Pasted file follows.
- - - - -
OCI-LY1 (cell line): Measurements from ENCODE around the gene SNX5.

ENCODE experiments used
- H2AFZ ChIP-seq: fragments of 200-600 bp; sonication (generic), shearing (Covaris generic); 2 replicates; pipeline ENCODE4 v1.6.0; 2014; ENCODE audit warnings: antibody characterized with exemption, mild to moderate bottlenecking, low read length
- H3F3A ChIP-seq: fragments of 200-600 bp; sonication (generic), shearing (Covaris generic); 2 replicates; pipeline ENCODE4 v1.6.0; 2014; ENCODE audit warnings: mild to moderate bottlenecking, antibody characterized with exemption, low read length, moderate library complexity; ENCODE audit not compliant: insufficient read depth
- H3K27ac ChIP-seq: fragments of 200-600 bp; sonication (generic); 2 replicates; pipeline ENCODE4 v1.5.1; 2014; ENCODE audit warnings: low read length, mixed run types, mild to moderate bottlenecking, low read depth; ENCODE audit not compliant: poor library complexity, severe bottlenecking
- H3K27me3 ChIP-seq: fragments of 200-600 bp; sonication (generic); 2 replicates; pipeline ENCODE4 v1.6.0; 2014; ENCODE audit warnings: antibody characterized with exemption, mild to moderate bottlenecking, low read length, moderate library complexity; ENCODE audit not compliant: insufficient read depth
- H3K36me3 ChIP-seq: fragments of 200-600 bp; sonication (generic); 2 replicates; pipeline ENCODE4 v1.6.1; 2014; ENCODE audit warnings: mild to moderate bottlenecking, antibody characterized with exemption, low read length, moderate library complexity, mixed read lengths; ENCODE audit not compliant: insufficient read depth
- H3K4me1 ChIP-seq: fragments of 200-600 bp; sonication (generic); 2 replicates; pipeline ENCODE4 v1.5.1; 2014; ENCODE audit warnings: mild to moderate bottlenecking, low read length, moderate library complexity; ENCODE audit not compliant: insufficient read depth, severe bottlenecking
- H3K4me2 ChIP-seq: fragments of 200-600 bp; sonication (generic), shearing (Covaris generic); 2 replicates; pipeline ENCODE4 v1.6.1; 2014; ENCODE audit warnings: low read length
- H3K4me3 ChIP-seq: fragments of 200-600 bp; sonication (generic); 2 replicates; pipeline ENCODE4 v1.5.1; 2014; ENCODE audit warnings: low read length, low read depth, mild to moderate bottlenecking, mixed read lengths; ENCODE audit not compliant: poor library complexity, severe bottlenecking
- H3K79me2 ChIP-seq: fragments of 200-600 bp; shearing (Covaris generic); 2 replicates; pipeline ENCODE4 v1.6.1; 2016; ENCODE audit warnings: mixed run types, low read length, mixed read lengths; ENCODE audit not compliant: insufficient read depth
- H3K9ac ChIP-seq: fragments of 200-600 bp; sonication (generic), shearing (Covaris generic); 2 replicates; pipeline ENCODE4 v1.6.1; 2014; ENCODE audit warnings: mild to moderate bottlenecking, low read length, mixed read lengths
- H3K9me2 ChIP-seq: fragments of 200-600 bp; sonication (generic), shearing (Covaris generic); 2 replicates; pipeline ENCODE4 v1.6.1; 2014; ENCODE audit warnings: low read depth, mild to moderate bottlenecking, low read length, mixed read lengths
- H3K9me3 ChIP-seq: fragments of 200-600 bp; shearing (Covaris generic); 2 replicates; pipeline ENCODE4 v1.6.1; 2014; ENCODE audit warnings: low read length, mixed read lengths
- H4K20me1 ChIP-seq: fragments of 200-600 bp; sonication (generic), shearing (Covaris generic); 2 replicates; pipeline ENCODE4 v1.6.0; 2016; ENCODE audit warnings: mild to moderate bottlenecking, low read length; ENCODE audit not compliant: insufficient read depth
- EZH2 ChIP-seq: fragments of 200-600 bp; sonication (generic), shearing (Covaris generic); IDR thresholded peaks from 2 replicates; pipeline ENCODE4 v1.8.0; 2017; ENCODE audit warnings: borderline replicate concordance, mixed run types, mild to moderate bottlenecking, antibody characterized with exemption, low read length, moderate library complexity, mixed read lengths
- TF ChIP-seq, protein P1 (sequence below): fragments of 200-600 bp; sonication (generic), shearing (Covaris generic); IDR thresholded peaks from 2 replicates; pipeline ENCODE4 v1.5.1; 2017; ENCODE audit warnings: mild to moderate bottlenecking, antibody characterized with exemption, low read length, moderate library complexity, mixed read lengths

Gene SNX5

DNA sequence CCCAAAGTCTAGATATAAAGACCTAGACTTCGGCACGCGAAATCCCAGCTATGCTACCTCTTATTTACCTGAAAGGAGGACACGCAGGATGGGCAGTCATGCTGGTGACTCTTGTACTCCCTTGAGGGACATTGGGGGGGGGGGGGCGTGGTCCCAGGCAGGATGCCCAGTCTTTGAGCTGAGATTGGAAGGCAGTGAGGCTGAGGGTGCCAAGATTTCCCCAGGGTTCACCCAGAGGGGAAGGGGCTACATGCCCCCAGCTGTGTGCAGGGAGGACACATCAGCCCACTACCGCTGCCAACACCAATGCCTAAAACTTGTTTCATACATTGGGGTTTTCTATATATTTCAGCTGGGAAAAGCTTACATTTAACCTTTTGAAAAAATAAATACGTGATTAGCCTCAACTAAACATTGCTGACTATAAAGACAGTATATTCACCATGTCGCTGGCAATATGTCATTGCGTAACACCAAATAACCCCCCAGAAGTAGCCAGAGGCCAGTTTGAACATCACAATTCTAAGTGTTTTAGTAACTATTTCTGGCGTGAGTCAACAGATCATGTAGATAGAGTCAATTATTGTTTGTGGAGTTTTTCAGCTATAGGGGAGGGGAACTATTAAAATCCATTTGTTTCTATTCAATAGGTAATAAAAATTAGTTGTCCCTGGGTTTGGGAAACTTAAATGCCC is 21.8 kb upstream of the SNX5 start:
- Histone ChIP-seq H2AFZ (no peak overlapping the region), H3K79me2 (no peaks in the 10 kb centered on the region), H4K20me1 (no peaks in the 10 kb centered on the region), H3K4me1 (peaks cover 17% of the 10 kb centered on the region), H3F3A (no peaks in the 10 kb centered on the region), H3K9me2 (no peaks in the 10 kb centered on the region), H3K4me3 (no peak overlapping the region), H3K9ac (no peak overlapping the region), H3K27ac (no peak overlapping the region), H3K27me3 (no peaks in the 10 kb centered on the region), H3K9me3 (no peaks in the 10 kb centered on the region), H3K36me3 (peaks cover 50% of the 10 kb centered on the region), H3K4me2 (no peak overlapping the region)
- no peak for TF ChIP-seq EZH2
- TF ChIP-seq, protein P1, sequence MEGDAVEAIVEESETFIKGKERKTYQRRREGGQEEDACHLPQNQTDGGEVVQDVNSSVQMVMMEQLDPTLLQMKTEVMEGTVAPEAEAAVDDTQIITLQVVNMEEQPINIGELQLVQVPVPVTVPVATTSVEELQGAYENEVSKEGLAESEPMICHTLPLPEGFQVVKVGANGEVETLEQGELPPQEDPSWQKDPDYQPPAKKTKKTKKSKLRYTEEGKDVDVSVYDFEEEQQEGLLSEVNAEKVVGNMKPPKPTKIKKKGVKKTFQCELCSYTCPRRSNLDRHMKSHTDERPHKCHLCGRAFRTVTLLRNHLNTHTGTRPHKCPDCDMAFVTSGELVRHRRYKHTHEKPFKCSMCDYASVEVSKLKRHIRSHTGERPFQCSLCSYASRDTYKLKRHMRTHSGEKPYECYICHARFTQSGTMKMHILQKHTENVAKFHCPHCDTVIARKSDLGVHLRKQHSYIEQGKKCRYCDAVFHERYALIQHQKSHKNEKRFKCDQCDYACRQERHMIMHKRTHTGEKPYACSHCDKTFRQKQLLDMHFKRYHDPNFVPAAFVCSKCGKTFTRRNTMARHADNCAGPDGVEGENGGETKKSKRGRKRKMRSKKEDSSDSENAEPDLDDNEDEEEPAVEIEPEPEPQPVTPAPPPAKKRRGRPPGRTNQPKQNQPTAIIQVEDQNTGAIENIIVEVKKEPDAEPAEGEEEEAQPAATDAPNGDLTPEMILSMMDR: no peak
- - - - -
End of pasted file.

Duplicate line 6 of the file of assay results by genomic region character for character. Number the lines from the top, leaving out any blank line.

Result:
- H3K27me3 ChIP-seq: fragments of 200-600 bp; sonication (generic); 2 replicates; pipeline ENCODE4 v1.6.0; 2014; ENCODE audit warnings: antibody characterized with exemption, mild to moderate bottlenecking, low read length, moderate library complexity; ENCODE audit not compliant: insufficient read depth